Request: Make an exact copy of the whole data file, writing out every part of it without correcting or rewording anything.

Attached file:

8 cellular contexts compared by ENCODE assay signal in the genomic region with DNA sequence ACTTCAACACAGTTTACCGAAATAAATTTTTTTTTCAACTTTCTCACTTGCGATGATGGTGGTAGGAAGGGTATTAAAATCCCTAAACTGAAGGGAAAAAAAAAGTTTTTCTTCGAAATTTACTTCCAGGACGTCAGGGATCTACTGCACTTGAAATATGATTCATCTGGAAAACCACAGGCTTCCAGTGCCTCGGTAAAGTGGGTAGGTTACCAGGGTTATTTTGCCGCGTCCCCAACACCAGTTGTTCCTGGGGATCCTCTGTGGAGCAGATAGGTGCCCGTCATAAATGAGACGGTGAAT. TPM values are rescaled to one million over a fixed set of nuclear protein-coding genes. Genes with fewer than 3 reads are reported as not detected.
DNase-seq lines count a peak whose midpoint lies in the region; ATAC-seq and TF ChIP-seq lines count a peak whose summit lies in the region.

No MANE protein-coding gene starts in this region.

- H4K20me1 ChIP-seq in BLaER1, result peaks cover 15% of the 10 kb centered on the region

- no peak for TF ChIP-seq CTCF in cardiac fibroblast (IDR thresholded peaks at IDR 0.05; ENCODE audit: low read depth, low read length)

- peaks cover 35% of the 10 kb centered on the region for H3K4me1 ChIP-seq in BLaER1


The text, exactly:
8 cellular contexts compared by ENCODE assay signal in the genomic region with DNA sequence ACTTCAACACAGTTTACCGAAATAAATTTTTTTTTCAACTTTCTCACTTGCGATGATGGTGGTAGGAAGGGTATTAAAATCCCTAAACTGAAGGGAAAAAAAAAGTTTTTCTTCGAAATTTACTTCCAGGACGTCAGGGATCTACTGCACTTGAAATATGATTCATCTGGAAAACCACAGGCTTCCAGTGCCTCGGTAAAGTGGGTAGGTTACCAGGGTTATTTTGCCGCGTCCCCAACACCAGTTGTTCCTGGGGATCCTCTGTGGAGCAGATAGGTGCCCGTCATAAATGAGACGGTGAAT. TPM values are rescaled to one million over a fixed set of nuclear protein-coding genes. Genes with fewer than 3 reads are reported as not detected.
DNase-seq lines count a peak whose midpoint lies in the region; ATAC-seq and TF ChIP-seq lines count a peak whose summit lies in the region.

No MANE protein-coding gene starts in this region.

- H4K20me1 ChIP-seq in BLaER1, result peaks cover 15% of the 10 kb centered on the region

- no peak for TF ChIP-seq CTCF in cardiac fibroblast (IDR thresholded peaks at IDR 0.05; ENCODE audit: low read depth, low read length)

- peaks cover 35% of the 10 kb centered on the region for H3K4me1 ChIP-seq in BLaER1